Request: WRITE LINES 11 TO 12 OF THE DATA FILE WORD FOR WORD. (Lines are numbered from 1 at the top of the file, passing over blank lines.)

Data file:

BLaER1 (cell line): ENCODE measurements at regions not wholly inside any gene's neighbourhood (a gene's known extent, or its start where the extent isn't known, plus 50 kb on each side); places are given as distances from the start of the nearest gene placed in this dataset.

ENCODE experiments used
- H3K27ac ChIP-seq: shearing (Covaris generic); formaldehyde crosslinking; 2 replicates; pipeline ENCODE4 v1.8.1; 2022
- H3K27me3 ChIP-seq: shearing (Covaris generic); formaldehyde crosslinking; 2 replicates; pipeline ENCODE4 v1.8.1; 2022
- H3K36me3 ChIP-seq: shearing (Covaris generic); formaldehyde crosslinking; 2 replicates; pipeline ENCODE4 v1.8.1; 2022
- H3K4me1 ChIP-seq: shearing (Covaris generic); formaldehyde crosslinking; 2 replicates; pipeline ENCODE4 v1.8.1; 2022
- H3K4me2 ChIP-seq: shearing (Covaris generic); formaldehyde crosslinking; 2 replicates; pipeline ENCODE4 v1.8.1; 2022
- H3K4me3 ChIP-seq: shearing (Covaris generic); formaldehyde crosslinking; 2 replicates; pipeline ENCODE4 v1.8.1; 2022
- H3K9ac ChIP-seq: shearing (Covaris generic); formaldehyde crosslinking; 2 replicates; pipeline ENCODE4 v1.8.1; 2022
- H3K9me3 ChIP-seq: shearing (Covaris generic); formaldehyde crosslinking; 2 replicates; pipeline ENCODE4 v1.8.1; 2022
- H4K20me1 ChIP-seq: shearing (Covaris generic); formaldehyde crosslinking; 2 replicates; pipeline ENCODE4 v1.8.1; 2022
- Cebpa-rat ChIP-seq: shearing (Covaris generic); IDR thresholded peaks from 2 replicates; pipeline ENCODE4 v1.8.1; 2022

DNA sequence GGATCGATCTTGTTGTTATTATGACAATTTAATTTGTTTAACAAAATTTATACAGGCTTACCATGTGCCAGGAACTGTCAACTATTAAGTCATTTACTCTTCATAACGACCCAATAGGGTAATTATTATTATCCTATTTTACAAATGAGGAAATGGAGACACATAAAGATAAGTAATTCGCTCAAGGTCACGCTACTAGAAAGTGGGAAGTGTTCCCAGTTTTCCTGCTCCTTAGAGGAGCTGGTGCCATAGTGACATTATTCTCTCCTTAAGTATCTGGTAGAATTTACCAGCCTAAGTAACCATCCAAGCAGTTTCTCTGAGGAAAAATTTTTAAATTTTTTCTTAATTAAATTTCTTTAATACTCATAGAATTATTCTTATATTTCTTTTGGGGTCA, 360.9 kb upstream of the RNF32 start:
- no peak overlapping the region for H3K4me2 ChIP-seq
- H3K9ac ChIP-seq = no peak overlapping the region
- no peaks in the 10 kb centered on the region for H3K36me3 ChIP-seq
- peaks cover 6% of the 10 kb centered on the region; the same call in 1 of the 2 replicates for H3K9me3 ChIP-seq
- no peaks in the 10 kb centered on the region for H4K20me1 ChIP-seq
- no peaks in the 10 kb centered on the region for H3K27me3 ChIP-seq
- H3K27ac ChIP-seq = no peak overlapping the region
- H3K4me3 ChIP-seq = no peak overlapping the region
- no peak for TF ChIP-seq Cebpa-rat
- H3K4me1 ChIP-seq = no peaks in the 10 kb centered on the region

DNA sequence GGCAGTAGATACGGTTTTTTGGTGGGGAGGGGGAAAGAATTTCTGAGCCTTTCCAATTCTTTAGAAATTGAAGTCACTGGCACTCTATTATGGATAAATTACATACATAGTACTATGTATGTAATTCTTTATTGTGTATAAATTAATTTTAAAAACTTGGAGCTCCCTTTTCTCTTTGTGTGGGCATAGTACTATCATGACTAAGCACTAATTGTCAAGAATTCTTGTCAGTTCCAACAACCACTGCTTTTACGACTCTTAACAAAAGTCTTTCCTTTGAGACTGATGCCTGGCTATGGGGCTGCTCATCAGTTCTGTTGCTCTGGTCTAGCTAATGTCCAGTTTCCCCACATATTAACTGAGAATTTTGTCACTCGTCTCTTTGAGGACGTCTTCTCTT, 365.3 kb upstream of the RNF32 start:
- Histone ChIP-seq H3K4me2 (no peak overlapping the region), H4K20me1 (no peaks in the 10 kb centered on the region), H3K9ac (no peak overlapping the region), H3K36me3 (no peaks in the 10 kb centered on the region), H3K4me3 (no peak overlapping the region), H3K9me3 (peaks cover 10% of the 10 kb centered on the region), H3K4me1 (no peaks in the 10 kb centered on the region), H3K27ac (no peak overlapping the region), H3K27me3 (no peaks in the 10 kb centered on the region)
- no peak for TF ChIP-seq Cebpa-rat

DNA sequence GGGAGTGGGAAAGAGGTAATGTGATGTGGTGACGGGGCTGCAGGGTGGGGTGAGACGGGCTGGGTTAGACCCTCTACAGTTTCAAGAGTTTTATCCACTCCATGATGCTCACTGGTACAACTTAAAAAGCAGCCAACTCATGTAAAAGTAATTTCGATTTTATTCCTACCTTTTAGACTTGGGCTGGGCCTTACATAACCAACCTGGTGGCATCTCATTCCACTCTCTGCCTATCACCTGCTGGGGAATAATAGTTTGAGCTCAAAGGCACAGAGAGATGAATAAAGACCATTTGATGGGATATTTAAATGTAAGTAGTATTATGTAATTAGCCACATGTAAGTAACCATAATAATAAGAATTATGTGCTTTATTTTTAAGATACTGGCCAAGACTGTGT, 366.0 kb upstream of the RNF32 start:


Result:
- H4K20me1 ChIP-seq: shearing (Covaris generic); formaldehyde crosslinking; 2 replicates; pipeline ENCODE4 v1.8.1; 2022
- Cebpa-rat ChIP-seq: shearing (Covaris generic); IDR thresholded peaks from 2 replicates; pipeline ENCODE4 v1.8.1; 2022